Posts Tagged ‘Shepperton Studios’

Genesis In Pictures: 1970-1975

If you’re of a certain vintage then you will remember Peter Gabriel’s visually stunning Sledgehammer video from his award-winning 1986 album So. You will have had your heart strings tugged by his In Your Eyes and its pitch-perfect appropriation in Cameron Crowe’s Say Anything. 

But if you are of a slightly earlier vintage, you will remember these fine musicians for an entirely different reasons. The high-seriousness of Genesis, as fronted in its heyday by Gabriel, with Collins pounding the drums. Though the band persisted well into the 80s and 90s after Gabriel’s 1975 departure, and as Collins took the lead, die-hard Genesis fans swear by its classic configuration, with its surreal concept albums and stage shows rivaling Wall-era Pink Floyd or Bowie’s Stardust phase. If you’re none too keen on later Genesis, but recall the aforementioned flamboyant productions of English prog-rock tea, then here is a treat for you.

Just above is a fully restored concert film of a 1973 performance at England’s Shepperton Studios, “perhaps,” the single best representation of Peter Gabriel-era Genesis on film.” Though the concert precedes the band’s Gabriel-era swan song—double concept album, The Lamb Lies Down on Broadway—it does showcase the strongest material from their two previous records, Foxtrot and the truly excellent Selling England by the Pound. Prominently on display are the eccentricities that sharply divided critics and enamored fans: the odd time-signatures and abrupt tempo changes, virtuosic musicianship, literate, esoteric lyrics, and Gabriel’s theatrical makeup and costuming. The effect of it all is sometimes a bit like Rush in a production of Godspell, and while This is Spinal Taptook a lot of the air out of this sort of thing three decades ago, the film remains an impressive document even if the performances are hard to take entirely seriously at times.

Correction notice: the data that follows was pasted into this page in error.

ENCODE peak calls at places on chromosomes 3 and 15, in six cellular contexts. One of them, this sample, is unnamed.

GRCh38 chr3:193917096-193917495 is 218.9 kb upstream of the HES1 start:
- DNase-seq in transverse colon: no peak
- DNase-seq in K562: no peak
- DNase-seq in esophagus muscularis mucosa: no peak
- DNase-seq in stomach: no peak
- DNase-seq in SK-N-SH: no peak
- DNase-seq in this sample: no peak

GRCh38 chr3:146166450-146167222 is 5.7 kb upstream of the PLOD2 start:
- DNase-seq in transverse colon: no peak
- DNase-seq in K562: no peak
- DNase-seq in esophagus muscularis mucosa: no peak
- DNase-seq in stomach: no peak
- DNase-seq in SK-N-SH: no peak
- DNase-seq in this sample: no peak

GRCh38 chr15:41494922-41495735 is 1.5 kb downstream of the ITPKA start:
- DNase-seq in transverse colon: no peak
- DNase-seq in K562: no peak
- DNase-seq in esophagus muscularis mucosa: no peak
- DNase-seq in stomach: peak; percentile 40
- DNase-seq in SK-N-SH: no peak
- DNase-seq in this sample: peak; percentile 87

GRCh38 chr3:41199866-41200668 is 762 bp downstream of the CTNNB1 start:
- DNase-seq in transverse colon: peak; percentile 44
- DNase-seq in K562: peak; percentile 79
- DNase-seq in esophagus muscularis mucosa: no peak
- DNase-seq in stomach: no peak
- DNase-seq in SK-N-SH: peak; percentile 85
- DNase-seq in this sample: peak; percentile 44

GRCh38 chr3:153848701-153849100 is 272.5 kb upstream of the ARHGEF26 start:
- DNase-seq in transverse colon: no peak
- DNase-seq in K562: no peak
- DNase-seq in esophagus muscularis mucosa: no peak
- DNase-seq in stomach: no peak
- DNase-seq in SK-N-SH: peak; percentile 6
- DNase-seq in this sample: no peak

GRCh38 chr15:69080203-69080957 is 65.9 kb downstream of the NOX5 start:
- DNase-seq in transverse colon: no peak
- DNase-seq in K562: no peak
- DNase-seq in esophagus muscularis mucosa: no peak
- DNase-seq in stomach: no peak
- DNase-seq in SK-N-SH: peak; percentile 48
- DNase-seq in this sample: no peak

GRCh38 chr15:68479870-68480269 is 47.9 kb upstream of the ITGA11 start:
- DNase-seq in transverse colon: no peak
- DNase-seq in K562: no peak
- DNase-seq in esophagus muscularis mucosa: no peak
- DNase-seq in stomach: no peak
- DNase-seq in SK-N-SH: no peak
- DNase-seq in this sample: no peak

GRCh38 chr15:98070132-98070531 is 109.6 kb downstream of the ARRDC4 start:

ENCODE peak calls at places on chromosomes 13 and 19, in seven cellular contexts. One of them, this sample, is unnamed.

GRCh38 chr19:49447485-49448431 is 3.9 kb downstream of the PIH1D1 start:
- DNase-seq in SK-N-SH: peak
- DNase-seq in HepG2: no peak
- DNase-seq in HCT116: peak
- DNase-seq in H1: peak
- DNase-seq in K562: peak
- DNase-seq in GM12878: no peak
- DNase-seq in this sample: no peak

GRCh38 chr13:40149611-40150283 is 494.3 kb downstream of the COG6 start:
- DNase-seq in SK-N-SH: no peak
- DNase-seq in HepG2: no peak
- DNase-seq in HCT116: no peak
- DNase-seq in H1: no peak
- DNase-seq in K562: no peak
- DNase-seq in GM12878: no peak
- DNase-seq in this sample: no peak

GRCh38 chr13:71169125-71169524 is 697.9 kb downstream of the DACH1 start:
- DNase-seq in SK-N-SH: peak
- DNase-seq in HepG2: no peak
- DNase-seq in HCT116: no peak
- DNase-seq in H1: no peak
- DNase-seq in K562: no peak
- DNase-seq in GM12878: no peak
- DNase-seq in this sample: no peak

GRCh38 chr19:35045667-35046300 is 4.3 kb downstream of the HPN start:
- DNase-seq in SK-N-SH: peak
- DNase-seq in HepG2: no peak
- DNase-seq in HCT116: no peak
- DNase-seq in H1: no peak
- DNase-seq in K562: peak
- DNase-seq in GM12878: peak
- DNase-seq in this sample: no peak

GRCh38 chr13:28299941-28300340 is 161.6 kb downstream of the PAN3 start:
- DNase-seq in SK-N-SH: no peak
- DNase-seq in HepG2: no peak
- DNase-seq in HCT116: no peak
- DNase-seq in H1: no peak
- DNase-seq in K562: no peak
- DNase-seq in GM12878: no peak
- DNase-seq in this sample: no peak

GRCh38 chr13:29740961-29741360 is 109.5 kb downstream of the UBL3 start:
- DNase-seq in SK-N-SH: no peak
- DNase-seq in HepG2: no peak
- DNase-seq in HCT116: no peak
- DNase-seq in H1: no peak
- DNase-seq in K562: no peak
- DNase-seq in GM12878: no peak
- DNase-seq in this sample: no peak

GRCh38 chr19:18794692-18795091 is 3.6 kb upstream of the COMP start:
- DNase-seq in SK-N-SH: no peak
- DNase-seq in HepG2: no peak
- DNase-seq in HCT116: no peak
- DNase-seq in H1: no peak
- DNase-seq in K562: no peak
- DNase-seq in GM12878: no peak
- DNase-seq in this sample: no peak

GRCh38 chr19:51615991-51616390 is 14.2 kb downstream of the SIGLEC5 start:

“Watcher of the Skies” (8:04)
“Dancing with the Moonlit Knight” (9:02)
“I Know What I Like” (5:46)
“The Musical Box” (11:39)
“Supper’s Ready” (23:59)

The story of this film’s restoration is intriguing in its own right. The Shepperton footage was rescued by a small group who pooled resources to buy it in a New York estate sale. Since then, Youtube uploader King Lerch and his confreres have upgraded the original restoration to the HD version you see above. Read more about the impressive project here, and see a much more stripped-down Gabriel-era Genesis below in a not-so-HD television concert from 1972. And for a full history of the mercurial Genesis, be sure to check out this comprehensive 1991 documentary.

Shepperton Studios, UK: 30/31 October 1973

Watcher of the Skies (0:00)
Dancing with the Moonlit Knight (8:36)
I Know What I Like (17:40)
The Musical Box (24:00)
Supper’s Ready (37:10)

It was 40 years ago that Genesis performed in this studio and 10 years ago that I did our first transfer of this 16mm film in PAL format (720×576). The results of this effort along with the generosity at meeksgenesis, SAB for the audio work, RH for the artwork, and a host of others well documented, created a masterpiece that has been used countless times after on TV, bootlegs, “review” DVDs, and even the official Genesis boxed sets. Who would have thought that our work would go so far? Well, I am here to try to push the envelope a little further…I give you Shepperton HD.

The definition we are presented with here is amazing HD (1440×1080), and a beautifully low contrast image. If you thought it was impossible to see more detail than the DVD we created 10 years back, your eyes will feast on this. Cymbal grooves, wood grain, each string on a 12-string guitar…it’s all here. Of course in addition to even more film grain, we can see new imperfections like hairs and dust. But I noticed that most of these imperfections switch as the camera view switches, and then switch back when the angle switches back. This means is that these are as a result of the original film recording/creation/editing, and are permanently on the print I have and cannot be removed. I did “clean” some of these digitally, but this is an inexact process and I estimate I was able to remove only about 30% of these imperfections.

Because of the amazing video transfer, I felt that the audio was a not a good match in quality. This 16mm film uses “optical” audio, printed down the side of the film like waveforms. This is common for 16mm and fine for dialogue, but not good for music. And unfortunately, there is no great machine to get a better audio transfer, and no great audio source has been discovered even after all these years. So I decided to resync it. Of course there are stories before some songs that could not be redubbed, so they are there in their original form. But I estimate that I was able to achieve about a 90% match for the entire film. I used various soundboards and radio shows, switched and layered and cheated and fine tuned to get it as close as possible. Thanks to Willem for help reviewing my work and suggesting alternate audio sources, and to Dave Raphael for some amazing original artwork as well as suggestions on the film itself.